Get Smart About Your Intellectual Property

7 Min Read

Intellectual property (IP) refers to patent, trademarks and copyrights.  Simply put, patents protect inventions.  Trademarks protect brands and copyrights protect written works. Patents, trademarks and copyrights are extremely valuable.  What one can do with real property, one can do with intellectual property.  This means you can license, sell, assign and will your intellectual property to others. That’s right! You can get paid for your patent, trademark or copyright!

If you are an inventor or entrepreneur, you have some type of intellectual property.  Are you taking the proper steps to ensure it is protected?  First, it is critical to identify your intellectual property.

Should you patent your invention?

If you’ve invented the next best thing, it is necessary to determine if your invention is patentable.  To be patentable, the law requires that your invention be useful and solve a problem, the invention needs to be new or novel and the invention needs to be non-obvious or the differences between the subject matter sought to be patented and the prior art are such that the subject matter as a whole would not have been obvious at the time the invention was made to a person having ordinary skill in the art to which said subject matter pertains.

Conduct a prior art search to review existing patents, published patent applications and other published documentation to determine if your invention is novel and non-obvious.  Doing your search prior to consulting with a patent attorney allows you the advantage of discussing the prior art during your initial meeting.  Although there is no duty to conduct a search, a business transaction law firm can conduct a thorough search to determine if the invention is patentable.  A comprehensive search can help to identify potential licensees and help you to identify patentable features of the invention prior to filing a patent application.  The search will determine if you invest in filing a patent application, marketing or manufacturing your invention.

Should you trademark your brand name?

A trademark is a brand name.  Trademarks include words, names, symbols, shapes, color or sound used or intended to be used to indicate the source of goods or services.

Before applying for a trademark, take a look at your brand to determine its strengths and weaknesses.  First, conduct a search online and using the USPTO website to determine if other marks exist that may cause confusion to the source of your goods or services.  If your search results show that several others are using the mark, you can change the name of your goods or services prior to releasing them.  Imagine labeling 1000 widgets only to learn that you are infringing on a third party’s trademark!  It is cost effective to launch a brand that is strong.  The search will help you to feel confident that your mark is not likely to cause confusion with others and the search may help you to determine if you are the senior user of the mark. Even if you have already launched your brand, it is not too late to begin the federal trademark process. Trademark law affords the first user of a mark trademark protection.  Thus, even if a third party files an application prior to you, you may be able to cancel their mark or oppose their application if you can prove that you used the mark first.  Every mark is not registerable at the USPTO.  Seek the help of an experienced trademark attorney to help you to outline a strategy for your brands.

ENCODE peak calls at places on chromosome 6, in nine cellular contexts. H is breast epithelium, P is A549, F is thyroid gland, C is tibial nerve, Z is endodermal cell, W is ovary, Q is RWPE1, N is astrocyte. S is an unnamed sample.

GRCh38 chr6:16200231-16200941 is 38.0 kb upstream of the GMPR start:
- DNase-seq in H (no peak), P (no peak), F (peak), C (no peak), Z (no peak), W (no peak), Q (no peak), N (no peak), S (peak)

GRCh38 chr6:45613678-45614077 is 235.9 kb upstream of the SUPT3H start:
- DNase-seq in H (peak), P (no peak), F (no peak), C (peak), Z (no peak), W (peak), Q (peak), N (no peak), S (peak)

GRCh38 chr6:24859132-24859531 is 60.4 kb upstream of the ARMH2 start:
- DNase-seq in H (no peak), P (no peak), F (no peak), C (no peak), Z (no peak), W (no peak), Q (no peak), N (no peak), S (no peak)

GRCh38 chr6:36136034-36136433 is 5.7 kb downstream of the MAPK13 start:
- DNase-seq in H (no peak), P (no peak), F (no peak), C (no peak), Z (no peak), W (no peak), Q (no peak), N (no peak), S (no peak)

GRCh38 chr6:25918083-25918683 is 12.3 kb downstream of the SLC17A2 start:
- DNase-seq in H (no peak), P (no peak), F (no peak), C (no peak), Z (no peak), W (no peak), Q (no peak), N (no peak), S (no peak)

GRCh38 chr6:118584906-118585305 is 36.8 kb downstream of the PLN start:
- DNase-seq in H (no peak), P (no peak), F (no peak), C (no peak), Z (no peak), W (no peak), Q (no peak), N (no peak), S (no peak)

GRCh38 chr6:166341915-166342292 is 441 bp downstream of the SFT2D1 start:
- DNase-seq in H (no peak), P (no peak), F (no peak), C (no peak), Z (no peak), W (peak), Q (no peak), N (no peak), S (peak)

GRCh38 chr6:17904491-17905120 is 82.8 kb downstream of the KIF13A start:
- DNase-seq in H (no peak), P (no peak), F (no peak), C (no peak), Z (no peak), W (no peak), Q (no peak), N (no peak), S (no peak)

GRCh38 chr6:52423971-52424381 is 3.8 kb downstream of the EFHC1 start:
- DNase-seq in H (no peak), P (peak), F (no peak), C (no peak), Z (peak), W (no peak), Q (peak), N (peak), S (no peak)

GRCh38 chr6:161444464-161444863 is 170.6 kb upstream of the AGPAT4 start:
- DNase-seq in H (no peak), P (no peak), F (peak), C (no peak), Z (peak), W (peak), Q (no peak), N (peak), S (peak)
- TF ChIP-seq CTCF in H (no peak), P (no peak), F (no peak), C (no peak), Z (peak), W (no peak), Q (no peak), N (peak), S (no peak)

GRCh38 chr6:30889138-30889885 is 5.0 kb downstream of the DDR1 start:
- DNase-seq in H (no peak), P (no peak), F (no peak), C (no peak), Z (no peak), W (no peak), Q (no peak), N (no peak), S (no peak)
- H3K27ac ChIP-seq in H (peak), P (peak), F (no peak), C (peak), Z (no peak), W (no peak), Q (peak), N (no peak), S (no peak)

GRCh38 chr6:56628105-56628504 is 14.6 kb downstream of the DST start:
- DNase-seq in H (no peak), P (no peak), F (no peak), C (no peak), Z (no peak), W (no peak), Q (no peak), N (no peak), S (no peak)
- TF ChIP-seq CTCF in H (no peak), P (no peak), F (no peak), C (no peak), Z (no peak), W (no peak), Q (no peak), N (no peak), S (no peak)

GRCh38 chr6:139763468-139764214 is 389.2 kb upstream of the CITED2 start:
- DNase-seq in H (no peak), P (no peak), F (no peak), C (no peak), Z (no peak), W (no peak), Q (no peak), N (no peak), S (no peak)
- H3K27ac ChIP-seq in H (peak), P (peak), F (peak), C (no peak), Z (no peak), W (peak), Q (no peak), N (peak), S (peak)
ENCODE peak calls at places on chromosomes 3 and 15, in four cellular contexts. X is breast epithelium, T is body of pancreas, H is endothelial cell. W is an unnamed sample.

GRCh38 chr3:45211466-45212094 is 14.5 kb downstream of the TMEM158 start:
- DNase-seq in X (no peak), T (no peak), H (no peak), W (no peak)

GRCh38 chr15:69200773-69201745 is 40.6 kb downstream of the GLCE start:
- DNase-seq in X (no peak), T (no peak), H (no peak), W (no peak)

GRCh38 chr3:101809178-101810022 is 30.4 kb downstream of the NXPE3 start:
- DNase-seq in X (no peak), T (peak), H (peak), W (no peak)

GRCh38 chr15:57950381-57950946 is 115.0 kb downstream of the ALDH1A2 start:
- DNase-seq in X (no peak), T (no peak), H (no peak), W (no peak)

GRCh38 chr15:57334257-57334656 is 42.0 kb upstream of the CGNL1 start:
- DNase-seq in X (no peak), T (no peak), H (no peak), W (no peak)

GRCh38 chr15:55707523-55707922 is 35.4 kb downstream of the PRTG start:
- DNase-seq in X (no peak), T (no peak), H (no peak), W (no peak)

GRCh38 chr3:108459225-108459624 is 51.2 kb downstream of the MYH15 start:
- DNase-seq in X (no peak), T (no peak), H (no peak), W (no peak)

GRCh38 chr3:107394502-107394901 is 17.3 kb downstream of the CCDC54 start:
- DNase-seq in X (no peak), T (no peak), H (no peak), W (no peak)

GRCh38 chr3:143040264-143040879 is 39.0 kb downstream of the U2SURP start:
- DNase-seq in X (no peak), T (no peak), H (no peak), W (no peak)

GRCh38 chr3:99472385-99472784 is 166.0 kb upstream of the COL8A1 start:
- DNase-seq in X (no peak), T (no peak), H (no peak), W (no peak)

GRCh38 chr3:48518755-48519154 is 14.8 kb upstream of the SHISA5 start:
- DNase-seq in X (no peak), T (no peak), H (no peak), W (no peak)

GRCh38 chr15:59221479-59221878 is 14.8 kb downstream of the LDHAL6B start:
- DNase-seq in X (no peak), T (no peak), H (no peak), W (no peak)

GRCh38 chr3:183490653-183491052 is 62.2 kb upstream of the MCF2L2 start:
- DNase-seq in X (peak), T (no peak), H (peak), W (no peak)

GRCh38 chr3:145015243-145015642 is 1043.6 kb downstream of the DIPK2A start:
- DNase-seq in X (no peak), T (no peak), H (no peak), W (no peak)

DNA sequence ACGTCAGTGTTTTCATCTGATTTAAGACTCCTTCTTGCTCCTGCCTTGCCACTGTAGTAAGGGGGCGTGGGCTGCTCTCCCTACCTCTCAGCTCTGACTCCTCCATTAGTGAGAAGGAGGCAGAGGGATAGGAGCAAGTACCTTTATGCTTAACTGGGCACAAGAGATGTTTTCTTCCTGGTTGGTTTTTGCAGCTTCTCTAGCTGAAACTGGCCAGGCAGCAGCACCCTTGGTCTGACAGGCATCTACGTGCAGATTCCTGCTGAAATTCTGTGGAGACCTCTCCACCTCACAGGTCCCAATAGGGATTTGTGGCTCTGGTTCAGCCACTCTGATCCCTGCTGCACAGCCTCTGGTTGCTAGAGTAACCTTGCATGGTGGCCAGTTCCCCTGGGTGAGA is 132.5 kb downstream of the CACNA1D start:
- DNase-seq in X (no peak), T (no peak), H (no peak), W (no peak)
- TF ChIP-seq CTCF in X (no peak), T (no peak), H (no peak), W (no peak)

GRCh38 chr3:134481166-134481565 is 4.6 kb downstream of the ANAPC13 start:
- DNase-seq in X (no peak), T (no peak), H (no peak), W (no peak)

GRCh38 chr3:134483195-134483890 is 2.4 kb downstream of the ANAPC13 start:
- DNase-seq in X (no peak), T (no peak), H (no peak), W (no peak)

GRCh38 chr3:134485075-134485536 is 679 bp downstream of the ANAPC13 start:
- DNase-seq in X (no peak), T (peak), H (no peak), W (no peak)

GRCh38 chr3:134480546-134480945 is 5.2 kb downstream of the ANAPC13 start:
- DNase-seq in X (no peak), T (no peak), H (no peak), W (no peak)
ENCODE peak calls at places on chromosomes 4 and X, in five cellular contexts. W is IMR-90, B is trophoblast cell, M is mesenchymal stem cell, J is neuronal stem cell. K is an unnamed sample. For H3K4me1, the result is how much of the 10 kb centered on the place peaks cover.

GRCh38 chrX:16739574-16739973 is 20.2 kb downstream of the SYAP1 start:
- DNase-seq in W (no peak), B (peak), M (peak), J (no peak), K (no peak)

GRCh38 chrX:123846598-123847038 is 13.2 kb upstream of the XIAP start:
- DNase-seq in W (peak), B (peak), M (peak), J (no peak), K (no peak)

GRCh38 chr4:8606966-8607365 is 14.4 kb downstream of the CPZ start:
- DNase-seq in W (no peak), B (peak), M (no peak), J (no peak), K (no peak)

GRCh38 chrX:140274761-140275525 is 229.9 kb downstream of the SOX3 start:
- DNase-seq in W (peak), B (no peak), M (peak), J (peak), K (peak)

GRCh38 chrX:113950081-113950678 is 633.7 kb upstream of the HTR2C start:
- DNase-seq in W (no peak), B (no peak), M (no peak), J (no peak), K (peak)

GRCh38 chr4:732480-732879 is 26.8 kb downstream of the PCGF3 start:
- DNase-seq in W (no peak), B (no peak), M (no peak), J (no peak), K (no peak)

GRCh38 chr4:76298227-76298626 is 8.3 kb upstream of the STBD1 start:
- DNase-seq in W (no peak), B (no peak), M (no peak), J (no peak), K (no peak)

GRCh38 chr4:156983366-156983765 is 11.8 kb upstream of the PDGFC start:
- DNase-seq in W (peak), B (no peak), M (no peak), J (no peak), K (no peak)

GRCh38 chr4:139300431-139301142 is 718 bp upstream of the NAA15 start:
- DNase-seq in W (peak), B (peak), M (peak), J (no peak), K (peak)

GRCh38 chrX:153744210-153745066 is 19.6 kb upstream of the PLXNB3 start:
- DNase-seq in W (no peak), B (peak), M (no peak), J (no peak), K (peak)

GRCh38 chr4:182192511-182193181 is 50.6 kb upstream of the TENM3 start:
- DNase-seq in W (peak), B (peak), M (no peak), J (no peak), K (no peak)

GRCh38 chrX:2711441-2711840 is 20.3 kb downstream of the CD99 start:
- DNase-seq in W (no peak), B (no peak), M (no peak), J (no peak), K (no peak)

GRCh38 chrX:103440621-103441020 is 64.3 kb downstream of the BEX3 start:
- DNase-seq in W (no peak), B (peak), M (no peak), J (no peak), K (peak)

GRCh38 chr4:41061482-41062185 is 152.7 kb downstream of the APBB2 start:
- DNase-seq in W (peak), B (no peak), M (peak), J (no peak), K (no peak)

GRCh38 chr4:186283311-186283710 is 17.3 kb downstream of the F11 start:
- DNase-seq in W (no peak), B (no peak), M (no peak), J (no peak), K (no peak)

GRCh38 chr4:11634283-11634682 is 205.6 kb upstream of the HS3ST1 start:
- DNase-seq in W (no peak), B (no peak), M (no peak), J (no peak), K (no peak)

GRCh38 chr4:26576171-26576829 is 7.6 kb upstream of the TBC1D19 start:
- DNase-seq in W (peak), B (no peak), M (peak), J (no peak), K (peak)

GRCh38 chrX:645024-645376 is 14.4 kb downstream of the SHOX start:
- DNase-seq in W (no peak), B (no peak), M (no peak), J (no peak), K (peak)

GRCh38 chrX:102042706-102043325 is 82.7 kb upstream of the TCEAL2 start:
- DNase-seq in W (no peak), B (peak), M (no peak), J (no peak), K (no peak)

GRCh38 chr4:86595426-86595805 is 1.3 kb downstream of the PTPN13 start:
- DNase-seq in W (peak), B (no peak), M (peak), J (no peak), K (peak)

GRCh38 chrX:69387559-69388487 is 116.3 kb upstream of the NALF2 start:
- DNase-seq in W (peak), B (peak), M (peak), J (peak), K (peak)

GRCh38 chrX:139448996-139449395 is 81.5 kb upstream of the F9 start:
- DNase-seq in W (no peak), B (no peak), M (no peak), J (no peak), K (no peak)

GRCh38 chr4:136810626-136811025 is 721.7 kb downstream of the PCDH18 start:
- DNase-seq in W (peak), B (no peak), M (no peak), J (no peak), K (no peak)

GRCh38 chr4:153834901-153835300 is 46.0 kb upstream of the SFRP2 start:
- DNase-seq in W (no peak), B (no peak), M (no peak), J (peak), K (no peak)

Should you copyright your written works?

Copyrights protect your original works of authorship such as literary, dramatic, musical, and artistic works, such as poetry, novels, movies, songs, computer software, and architecture.  Copyright protection exists as soon as you “put the pen to paper.”  Although registration is not required, if you need to pursue litigation due to infringement, it is required that your work be registered at the Library of Congress.  Also, registration may afford you statutory damages and attorney’s fees in successful litigation.  Registrations of works within five years of publication is considered prima facie evidence in a court of law.

Everything begins with an idea. Maybe you have the next best idea! Be sure to protect all aspects of your idea to take advantage of your intellectual property rights. It’s better to be proactive than reactive.  Take the time to schedule a consultation to ensure you fully understand all of your options.

Authored by:

Andrea H. Evans, Esq. is the Principal of The Law Firm of Andrea Hence Evans, LLC, an intellectual property law firm.  Attorney Evans career path is unique since she worked at the United States Patent and Trademark Office (USPTO) for approximately 5 years as both a Patent Examiner and a Trademark Examining attorney after graduating from law school.  She is a member of the Texas bar.  She is also a registered Patent Attorney.  She is a member of the US Supreme Court Bar.  The Firm currently represents independent inventors, entrepreneurs, small, medium, and Fortune 100 clients in multiple states and multiple countries with patent, trademark and copyright issues. She is the author of the best selling book, All About Inventing: Everything You Need to Know About Patents From a Former USPTO Patent Examiner & Patent Attorney.

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Becca Williams is a writer, editor, and small business owner. She writes a column for and many more major media outlets.